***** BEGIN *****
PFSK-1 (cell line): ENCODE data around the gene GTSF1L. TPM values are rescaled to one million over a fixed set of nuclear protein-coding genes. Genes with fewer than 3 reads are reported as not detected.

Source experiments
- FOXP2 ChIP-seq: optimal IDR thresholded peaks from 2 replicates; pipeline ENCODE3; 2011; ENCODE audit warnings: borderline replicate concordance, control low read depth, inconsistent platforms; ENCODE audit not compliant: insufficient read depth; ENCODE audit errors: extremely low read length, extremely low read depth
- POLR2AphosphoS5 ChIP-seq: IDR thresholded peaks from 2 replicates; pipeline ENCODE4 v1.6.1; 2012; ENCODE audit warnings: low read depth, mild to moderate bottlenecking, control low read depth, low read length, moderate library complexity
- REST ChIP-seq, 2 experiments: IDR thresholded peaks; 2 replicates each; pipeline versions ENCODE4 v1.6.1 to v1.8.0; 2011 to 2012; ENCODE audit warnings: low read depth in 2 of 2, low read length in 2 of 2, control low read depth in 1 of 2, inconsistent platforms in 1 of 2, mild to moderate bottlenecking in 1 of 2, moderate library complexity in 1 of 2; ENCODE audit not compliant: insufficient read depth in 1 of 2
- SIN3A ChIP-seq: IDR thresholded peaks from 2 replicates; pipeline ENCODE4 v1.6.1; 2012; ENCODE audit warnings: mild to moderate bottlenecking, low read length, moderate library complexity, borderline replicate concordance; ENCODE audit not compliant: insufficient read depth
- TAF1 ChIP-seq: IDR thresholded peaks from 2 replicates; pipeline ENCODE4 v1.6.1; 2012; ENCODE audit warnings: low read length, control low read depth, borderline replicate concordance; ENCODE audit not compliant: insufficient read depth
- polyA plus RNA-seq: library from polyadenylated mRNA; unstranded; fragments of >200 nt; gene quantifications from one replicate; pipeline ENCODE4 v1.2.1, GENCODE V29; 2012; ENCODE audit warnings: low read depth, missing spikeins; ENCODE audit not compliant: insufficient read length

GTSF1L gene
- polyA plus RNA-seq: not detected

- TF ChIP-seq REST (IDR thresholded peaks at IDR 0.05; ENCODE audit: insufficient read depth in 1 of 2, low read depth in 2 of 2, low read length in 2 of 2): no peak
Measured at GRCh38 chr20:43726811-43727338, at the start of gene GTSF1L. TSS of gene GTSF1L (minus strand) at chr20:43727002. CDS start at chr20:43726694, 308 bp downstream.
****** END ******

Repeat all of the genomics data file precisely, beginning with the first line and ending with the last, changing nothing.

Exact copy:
PFSK-1 (cell line): ENCODE data around the gene GTSF1L. TPM values are rescaled to one million over a fixed set of nuclear protein-coding genes. Genes with fewer than 3 reads are reported as not detected.

Source experiments
- FOXP2 ChIP-seq: optimal IDR thresholded peaks from 2 replicates; pipeline ENCODE3; 2011; ENCODE audit warnings: borderline replicate concordance, control low read depth, inconsistent platforms; ENCODE audit not compliant: insufficient read depth; ENCODE audit errors: extremely low read length, extremely low read depth
- POLR2AphosphoS5 ChIP-seq: IDR thresholded peaks from 2 replicates; pipeline ENCODE4 v1.6.1; 2012; ENCODE audit warnings: low read depth, mild to moderate bottlenecking, control low read depth, low read length, moderate library complexity
- REST ChIP-seq, 2 experiments: IDR thresholded peaks; 2 replicates each; pipeline versions ENCODE4 v1.6.1 to v1.8.0; 2011 to 2012; ENCODE audit warnings: low read depth in 2 of 2, low read length in 2 of 2, control low read depth in 1 of 2, inconsistent platforms in 1 of 2, mild to moderate bottlenecking in 1 of 2, moderate library complexity in 1 of 2; ENCODE audit not compliant: insufficient read depth in 1 of 2
- SIN3A ChIP-seq: IDR thresholded peaks from 2 replicates; pipeline ENCODE4 v1.6.1; 2012; ENCODE audit warnings: mild to moderate bottlenecking, low read length, moderate library complexity, borderline replicate concordance; ENCODE audit not compliant: insufficient read depth
- TAF1 ChIP-seq: IDR thresholded peaks from 2 replicates; pipeline ENCODE4 v1.6.1; 2012; ENCODE audit warnings: low read length, control low read depth, borderline replicate concordance; ENCODE audit not compliant: insufficient read depth
- polyA plus RNA-seq: library from polyadenylated mRNA; unstranded; fragments of >200 nt; gene quantifications from one replicate; pipeline ENCODE4 v1.2.1, GENCODE V29; 2012; ENCODE audit warnings: low read depth, missing spikeins; ENCODE audit not compliant: insufficient read length

GTSF1L gene
- polyA plus RNA-seq: not detected

- TF ChIP-seq REST (IDR thresholded peaks at IDR 0.05; ENCODE audit: insufficient read depth in 1 of 2, low read depth in 2 of 2, low read length in 2 of 2): no peak
Measured at GRCh38 chr20:43726811-43727338, at the start of gene GTSF1L. TSS of gene GTSF1L (minus strand) at chr20:43727002. CDS start at chr20:43726694, 308 bp downstream.